LANSING, Mich. (WOOD) - Michigan lawmakers are looking to shift the power of deciding which animals -- including gray wolves -- can be hunted from the legislature to the Department of Natural Resources.
The sponsors of Senate Bill 288 say the issue is about science and believe the Michigan DNR's Natural Resources Commission is better suited than the legislature to determine if an animal like a wolf should be placed on the state's gaming list, meaning it can be hunted.
Animal rights activists, however, disagree.
Once gray wolves were removed from the endangered species list in 2012, legislation was passed allowing for them to be hunted in Michigan. The wolf population in Michigan sits at 658, mainly in the Upper Peninsula.
Since then, animal rights organizations like the Humane Society and Keep Michigan Wolves Protected have gathered more than 250,000 signatures to place a referendum on next year's ballot to repeal part of that law and stop the wolf hunt.
But Senate Bill 288 could override those ballot efforts and pave the way for wolf hunting as early as this fall.
Currently, adding a species to the gaming list has to go through the elected legislature. SB 288 would give that power exclusively to the Natural Resources Commission -- a seven-member, non-elected, governor-appointed panel.
"Basically, the Natural Resources Commission can continue to make these decisions so our wildlife in Michigan is managed based on sound science," said bill co-sponsor Sen. Dave Hildenbrand (R-Lowell). "We have a lot of data about the population, about disease control, about public safety and there's a lot of research being done on that for all of our species, all of our game all of our wildlife."
SB 288 would also, in effect, allow the NRC to override any ballot challenges put forth through a public referendum that could repeal the hunting of wolves. Animals rights groups say that silences the public's voice.
"We just turned in more than a quarter-million signatures to the Secretary of State's Office from Michigan voters saying that they do not want to see wolves hunted and trapped in our state, so in issues like this of great importance to citizens, they want to be able to use their voice to speak up," State Humane Society Director and Keep Michigan Wolves Protected member Jill Fritz told 24 Hour News 8 in a phone interview.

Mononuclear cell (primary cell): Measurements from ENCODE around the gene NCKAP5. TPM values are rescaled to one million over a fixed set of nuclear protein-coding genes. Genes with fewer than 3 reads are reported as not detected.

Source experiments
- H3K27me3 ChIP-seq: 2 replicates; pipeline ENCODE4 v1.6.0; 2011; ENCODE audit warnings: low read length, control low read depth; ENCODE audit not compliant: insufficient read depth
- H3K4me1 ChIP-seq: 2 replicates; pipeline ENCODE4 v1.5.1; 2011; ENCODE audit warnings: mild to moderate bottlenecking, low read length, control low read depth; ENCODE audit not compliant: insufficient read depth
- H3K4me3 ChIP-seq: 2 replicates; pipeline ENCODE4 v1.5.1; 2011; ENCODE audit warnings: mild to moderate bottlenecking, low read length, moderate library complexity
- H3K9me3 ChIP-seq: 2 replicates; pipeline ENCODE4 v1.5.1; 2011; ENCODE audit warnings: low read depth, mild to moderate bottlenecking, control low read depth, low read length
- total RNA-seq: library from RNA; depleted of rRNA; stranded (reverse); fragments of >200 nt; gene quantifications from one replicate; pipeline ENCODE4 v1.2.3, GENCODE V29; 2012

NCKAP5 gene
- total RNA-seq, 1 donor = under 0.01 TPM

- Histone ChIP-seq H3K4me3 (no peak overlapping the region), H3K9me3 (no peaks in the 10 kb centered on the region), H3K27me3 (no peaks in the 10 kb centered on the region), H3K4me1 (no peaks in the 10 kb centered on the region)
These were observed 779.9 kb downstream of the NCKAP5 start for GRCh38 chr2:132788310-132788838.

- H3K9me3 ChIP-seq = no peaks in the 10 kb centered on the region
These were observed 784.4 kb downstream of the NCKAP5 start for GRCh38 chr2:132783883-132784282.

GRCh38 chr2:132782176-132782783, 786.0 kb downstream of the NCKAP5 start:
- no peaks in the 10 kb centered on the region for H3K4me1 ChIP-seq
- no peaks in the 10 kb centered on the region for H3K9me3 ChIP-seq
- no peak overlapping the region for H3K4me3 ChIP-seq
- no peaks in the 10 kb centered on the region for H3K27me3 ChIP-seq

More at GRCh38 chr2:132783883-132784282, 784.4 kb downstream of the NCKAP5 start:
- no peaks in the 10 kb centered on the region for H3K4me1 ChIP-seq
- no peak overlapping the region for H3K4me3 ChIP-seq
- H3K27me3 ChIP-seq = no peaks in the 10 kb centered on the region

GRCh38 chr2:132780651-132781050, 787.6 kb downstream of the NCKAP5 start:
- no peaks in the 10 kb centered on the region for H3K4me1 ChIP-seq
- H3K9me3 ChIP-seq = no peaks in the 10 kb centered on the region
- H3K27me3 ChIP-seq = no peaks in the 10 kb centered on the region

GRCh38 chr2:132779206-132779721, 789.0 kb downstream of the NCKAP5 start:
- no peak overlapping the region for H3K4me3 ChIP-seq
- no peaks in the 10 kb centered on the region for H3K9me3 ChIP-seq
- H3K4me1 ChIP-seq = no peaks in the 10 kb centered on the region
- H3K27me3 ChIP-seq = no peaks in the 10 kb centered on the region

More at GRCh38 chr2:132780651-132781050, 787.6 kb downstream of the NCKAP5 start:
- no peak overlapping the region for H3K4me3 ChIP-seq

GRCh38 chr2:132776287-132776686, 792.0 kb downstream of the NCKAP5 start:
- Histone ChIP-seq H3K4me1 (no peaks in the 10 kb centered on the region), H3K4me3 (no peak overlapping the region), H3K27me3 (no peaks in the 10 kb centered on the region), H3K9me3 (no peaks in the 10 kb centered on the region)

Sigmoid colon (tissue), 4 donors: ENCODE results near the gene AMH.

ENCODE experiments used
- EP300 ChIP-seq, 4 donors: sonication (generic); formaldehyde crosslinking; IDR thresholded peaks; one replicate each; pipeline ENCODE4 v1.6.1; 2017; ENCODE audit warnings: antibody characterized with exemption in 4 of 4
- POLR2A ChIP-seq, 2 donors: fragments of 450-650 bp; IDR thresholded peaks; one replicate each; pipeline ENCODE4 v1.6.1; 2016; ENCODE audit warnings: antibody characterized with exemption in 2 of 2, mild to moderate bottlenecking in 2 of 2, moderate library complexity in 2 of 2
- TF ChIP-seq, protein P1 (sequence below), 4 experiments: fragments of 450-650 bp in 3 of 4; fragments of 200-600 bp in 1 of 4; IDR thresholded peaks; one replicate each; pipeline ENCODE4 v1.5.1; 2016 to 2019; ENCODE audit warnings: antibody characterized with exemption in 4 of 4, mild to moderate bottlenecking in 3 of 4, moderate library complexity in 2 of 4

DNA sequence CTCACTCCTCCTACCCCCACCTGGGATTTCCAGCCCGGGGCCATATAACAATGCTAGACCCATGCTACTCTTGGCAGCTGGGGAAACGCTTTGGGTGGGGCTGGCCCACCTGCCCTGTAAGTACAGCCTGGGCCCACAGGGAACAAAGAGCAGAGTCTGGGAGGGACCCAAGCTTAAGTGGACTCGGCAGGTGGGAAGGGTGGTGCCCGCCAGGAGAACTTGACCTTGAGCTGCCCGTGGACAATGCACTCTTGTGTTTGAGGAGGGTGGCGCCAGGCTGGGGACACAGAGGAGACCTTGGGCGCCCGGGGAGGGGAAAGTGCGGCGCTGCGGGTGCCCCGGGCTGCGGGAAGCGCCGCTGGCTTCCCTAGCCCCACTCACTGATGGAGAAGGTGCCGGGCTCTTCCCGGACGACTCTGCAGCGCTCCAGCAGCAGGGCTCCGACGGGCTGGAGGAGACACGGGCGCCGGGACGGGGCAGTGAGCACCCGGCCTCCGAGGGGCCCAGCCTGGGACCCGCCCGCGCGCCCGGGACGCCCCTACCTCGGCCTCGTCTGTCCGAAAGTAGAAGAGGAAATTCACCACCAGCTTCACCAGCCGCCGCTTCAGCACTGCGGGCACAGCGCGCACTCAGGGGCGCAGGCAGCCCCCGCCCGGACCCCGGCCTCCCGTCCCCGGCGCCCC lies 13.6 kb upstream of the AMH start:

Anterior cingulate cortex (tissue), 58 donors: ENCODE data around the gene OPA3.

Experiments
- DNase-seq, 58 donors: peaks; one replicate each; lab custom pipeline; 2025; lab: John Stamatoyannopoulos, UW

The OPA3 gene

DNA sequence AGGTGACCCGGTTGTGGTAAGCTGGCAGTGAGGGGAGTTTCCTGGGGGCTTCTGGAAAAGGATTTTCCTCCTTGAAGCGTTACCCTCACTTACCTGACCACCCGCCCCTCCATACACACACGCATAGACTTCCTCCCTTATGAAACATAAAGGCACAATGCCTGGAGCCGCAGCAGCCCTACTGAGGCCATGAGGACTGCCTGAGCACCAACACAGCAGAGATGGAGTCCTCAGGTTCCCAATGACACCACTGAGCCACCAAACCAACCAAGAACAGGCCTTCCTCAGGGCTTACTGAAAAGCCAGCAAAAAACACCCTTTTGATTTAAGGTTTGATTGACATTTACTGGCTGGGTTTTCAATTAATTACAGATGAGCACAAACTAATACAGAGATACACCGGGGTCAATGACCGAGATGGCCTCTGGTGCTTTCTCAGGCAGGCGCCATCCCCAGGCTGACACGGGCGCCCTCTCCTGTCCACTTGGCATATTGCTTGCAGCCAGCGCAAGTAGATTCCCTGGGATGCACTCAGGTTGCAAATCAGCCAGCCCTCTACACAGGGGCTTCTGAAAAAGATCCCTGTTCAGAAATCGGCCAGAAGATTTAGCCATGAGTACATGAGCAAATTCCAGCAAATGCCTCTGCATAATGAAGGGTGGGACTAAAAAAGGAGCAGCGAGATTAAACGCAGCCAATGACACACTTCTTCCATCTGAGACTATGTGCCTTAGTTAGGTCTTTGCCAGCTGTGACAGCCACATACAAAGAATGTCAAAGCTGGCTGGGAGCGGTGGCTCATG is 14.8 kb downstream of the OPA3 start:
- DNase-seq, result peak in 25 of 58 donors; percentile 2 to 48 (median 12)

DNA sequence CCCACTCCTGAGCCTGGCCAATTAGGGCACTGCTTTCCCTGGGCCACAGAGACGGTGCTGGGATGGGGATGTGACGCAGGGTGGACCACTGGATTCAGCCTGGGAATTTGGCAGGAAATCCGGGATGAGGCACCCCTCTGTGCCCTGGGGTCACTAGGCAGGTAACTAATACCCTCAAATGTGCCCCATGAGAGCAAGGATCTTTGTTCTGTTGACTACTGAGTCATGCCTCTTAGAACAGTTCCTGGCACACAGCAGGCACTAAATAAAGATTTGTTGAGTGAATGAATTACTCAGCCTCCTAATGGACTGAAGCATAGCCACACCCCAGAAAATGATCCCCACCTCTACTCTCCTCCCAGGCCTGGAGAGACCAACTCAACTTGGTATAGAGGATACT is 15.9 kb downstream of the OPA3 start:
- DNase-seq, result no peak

Hildenbrand said lawmakers are still tweaking SB 288 and plan to remove a controversial $1 million appropriation that would have prevented the public from challenging SB 288 itself later through ballot referendum.
But if SB 288 passes, the NRC will still hold public hearings. One is already scheduled for next month, during which members will vote on whether or not to hold a wolf hunt.
Even if SB 288 passes, the legislature will still hold the power to remove a species from the gaming list, though they cannot add one, DNR spokesman Ed Golden said. Even if an animal is added to the list, it does not mean they will for absolutely be open to hunt. The NRC will have to hold public hearings first.
Fritz also said there are already laws in place that will not be effected by SB 288 that allow farmers or residents to kill wolves that are actively attacking live stock or pets. This is another reason Keep Michigan Wolves Protects feels it is not necessary to allow an active hunt of wolves.
A vote is expected Thursday. If it passes in the Senate, it will go to the House for a vote.
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